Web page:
Stadium fiasco was predictable

If the mayor of Hartford found a suitcase with $4 million in it, what would he have done with it? There would have been a long list of ideas better than building a new minor league baseball stadium.

Unfortunately, politicians tend not to think in these terms. Instead of asking, “What is the best use of this money?” they ask, “Wouldn’t it be nice to have …?”

The problem with the second question is that the answer is always yes. It would be nice to have a minor league baseball stadium. But at what cost? We still don’t know for sure, but the final tally will be at least $50 million.

In 2014, Hartford decided to it would be nice to have a minor league baseball stadium and announced the New Britain Rock Cats would move to a new home about 11 miles to the northeast. Now the Rock Cats are the Hartford Yard Goats, but they aren’t playing in Hartford because their new stadium is incomplete. (Meanwhile, the old New Britain ballfield is hosting a new team, the New Britain Bees. The New Britain to Hartford busway, another wouldn’t-it-be-nice-to-have boondoggle, is running special schedules for Bees games.)

The overdue stadium isn’t a surprise. Former Mayor Pedro Segarra, who proposed and won approval for the project, made many promises but will be held accountable for none of them. Now Mayor Luke Bronin is in a battle with the developer, Centerplan Development and its partners, to assign blame. Robert Landino, CEO of Centerplan, claims the city and Yard Goats ownership made hundreds of changes to the project just months ago. It will take years to settle such disputes, if not finish the ballpark itself.

Government contractors play a dangerous game seeking to work the system, a process which, when they are too successful, can turn into cronyism. At the same time, it is risky to upset people who make laws and control police forces.

Crony capitalism can become outright corruption, which actually happened at Hartford’s other stadium project. At the former site of Dillon Stadium, a soccer stadium project yielded federal indictments last month — and no stadium there either.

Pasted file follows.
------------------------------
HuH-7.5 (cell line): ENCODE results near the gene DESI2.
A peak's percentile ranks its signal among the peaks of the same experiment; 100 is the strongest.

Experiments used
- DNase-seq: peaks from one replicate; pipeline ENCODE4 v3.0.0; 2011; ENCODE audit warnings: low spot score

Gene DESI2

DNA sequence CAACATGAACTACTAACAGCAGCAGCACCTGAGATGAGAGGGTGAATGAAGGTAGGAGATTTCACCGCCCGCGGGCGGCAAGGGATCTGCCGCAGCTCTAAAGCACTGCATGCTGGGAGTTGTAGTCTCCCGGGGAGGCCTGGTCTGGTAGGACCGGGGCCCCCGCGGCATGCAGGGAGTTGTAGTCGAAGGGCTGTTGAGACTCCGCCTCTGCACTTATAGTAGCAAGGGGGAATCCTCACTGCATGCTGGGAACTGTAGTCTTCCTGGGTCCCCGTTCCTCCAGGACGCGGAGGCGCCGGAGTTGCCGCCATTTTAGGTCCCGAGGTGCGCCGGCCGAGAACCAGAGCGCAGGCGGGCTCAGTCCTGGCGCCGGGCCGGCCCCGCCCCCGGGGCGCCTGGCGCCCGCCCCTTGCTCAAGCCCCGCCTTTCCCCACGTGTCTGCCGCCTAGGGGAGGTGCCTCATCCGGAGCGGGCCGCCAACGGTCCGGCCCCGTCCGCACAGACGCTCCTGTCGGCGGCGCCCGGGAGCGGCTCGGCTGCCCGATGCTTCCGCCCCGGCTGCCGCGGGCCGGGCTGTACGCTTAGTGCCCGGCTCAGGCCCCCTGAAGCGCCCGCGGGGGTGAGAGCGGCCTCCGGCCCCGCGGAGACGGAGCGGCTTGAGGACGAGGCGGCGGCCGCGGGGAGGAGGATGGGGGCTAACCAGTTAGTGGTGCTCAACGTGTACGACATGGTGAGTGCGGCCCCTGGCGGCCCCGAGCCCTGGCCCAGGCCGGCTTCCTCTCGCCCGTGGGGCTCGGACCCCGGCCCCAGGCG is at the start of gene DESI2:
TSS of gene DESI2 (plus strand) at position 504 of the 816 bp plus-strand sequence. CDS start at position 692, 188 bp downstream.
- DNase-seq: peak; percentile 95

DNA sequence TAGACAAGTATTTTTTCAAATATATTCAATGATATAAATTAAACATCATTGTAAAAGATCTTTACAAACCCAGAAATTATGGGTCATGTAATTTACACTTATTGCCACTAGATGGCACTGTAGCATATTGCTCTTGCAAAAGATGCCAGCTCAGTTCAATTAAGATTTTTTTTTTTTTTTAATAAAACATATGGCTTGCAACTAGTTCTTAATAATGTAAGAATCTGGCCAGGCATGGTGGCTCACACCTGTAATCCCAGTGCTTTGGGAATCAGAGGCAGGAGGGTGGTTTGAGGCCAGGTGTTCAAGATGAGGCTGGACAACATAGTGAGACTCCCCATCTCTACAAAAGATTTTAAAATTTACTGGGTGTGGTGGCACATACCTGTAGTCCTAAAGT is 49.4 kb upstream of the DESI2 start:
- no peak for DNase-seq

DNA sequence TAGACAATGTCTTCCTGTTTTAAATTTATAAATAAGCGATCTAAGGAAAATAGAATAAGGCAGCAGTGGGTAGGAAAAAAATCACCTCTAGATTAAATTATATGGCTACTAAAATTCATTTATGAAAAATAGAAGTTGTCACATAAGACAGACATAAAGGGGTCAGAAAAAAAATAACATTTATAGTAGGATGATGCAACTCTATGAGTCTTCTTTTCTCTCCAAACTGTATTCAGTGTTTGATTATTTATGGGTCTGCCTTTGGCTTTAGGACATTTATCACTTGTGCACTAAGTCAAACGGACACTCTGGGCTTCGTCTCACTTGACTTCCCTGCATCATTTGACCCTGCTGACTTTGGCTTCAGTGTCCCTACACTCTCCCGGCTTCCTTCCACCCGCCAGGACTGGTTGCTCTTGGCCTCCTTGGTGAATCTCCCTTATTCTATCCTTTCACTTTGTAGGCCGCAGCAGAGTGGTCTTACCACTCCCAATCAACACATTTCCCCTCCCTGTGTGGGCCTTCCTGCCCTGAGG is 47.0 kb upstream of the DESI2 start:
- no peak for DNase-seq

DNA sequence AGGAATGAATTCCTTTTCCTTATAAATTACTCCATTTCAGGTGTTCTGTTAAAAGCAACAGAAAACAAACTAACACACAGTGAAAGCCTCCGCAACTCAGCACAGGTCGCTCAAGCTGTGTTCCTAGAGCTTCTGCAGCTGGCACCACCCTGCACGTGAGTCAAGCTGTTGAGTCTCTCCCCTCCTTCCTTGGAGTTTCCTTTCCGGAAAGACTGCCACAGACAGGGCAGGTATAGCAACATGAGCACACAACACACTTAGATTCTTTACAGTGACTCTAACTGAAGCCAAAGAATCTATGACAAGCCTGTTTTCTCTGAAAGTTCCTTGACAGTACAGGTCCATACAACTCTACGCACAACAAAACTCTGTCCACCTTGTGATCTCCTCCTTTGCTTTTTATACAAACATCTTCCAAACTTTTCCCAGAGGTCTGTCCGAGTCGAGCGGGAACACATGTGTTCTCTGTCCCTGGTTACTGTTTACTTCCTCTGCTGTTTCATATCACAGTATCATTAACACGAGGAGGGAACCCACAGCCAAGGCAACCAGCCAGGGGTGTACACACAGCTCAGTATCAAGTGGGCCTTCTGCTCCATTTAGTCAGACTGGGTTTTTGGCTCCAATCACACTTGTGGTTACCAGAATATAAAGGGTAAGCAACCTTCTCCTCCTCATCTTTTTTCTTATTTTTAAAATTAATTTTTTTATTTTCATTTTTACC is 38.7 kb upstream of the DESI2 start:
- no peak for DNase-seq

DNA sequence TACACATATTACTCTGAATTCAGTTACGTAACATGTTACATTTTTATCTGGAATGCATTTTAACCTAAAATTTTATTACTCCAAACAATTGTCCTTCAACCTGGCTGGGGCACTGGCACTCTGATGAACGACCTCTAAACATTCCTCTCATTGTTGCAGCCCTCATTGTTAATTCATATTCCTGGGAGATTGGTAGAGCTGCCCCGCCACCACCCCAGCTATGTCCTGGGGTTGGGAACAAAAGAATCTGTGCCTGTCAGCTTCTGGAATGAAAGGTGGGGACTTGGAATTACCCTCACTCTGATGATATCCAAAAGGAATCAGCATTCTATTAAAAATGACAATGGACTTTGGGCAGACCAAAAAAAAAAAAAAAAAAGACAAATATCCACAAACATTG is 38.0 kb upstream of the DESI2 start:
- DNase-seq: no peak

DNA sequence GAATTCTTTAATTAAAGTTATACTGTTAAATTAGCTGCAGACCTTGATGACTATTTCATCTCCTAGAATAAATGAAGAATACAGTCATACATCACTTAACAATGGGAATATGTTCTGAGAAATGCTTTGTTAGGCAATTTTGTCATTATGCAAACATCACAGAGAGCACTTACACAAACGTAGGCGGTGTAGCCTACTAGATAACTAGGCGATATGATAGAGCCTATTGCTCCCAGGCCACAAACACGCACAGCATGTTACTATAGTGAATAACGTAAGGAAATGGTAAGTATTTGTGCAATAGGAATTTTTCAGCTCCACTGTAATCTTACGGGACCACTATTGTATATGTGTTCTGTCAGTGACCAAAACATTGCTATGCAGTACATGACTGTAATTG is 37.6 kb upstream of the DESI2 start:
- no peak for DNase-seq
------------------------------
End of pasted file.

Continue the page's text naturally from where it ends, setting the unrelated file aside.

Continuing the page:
It turns out one of the developers had already been convicted of embezzlement. Allegedly, the developers used money they were paid by the city to enrich themselves, while leaving subcontractors working on the project unpaid.

Politics appears to have led Hartford officials to make risky or even ill-fated choices when it comes to selecting contractors and making other decisions, like allowing last-minute changes to the Yard Goats project. 

Would it have mattered if either stadium were finished on time? While the stadiums will have their benefits, if they are finally built, it is unlikely they will cover their costs.

One argument for the Yard Goats project was that Hartford was struggling and it needed to try something. Now, especially the way things are turning out, many in the city are going to want to take that gamble back. Hartford is committed to paying about $4 million a year for the next 25 years. Meanwhile, there are questions about whether Hartford will need to entertain the idea of bankruptcy. A bankrupt capital city would be traumatic for the whole state of Connecticut. Hartford has been in bad shape fiscally for some time, but it was a stable kind of bad. The city is approaching a much more uncertain and chaotic financial future.

Economists studying stadium projects have found that many attendees come from the local area. There is a real risk that baseball stadium in Hartford is a nice-to-have that will just compete for local dollars with other nice-to-haves, such as restaurants and concerts. Fans will have to choose where to spend their own money. Unlike the city, none of them are willing to go bankrupt to see minor-league baseball. 


Zachary Janowski writes for the Yankee Institute, Connecticut’s free-market think tank. His opinions are his own. Reach him at zach@yankeeinstitute.org.